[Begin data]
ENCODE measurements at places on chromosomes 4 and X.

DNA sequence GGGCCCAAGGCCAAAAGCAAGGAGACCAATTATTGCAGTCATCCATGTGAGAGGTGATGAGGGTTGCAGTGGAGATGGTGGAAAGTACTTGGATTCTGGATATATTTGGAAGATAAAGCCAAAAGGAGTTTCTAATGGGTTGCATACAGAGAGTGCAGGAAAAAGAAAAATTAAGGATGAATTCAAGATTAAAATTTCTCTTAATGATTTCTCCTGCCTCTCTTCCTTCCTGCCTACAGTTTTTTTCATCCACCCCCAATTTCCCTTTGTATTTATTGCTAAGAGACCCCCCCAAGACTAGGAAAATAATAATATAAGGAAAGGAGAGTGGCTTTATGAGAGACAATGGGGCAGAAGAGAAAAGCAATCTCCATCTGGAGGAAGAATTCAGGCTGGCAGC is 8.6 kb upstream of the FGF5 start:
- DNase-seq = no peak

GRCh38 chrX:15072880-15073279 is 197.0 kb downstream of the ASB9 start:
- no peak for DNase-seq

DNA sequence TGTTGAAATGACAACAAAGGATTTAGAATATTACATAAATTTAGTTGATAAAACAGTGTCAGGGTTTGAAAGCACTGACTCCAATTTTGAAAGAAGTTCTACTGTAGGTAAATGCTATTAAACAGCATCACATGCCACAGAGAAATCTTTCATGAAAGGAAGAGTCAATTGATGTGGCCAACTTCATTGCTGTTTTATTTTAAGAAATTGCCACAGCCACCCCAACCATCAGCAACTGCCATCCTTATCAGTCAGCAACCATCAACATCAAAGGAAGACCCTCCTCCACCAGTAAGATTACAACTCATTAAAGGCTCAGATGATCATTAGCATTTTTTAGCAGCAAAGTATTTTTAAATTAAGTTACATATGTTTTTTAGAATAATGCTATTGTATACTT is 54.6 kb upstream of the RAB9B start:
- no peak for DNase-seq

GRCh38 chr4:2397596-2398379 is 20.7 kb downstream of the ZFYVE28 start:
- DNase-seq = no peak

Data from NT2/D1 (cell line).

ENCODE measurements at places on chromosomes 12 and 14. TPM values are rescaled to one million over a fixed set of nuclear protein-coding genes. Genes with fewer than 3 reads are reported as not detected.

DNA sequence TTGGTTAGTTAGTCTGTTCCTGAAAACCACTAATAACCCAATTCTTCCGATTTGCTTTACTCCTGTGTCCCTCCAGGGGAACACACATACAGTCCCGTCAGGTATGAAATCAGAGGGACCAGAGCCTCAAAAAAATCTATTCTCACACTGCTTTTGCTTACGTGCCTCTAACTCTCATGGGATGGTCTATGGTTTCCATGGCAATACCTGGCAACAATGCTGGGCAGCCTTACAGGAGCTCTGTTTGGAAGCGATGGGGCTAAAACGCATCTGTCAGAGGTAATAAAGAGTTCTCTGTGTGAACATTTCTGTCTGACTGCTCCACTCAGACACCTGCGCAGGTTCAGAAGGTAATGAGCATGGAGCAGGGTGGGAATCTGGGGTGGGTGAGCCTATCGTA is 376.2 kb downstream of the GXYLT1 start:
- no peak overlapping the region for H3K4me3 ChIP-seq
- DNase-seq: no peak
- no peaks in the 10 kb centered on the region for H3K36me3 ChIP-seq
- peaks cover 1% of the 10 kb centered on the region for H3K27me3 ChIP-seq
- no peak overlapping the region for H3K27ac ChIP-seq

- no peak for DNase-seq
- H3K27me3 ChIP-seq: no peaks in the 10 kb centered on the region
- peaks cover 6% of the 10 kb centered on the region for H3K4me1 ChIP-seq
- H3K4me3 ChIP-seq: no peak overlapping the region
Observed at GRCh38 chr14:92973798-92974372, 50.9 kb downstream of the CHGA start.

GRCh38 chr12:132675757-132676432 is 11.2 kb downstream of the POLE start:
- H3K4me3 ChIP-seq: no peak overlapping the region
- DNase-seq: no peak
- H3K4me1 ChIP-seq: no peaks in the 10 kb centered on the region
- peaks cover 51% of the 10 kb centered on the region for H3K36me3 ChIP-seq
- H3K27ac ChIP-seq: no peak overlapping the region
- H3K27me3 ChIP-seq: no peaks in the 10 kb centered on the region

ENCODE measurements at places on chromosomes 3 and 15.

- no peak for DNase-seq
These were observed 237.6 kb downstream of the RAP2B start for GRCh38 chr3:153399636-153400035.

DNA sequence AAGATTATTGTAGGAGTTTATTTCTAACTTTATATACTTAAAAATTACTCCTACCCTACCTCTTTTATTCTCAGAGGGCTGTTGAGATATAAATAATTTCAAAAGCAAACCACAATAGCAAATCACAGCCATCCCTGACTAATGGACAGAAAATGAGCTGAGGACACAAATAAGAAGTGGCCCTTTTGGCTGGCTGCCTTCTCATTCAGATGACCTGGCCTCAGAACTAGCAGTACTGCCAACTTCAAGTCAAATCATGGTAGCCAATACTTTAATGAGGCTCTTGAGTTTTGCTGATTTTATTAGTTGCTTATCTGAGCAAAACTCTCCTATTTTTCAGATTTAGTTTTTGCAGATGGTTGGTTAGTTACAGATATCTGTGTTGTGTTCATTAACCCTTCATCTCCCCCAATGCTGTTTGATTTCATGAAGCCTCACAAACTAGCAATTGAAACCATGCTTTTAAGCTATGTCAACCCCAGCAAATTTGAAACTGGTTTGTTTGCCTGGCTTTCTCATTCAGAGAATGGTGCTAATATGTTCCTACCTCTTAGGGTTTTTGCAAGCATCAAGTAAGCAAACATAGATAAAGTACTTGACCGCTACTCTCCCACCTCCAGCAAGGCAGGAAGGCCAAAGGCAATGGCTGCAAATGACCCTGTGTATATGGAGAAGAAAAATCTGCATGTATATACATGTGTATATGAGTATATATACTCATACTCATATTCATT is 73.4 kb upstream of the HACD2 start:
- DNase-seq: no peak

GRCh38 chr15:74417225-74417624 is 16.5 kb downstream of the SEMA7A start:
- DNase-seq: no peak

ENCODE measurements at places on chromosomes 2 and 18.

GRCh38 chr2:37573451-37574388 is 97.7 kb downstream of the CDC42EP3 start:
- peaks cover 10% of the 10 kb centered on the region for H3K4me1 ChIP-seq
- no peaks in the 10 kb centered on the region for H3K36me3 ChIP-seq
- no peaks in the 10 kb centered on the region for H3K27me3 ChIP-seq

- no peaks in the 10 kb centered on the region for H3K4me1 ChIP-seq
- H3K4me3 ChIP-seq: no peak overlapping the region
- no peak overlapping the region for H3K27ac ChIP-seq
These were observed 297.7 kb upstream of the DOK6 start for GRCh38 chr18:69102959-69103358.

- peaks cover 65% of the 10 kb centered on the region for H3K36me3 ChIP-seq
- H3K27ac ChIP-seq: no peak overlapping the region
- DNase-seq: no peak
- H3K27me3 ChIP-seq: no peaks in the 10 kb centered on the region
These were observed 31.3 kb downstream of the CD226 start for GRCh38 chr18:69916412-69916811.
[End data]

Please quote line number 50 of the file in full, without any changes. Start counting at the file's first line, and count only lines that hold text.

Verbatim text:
These were observed 31.3 kb downstream of the CD226 start for GRCh38 chr18:69916412-69916811.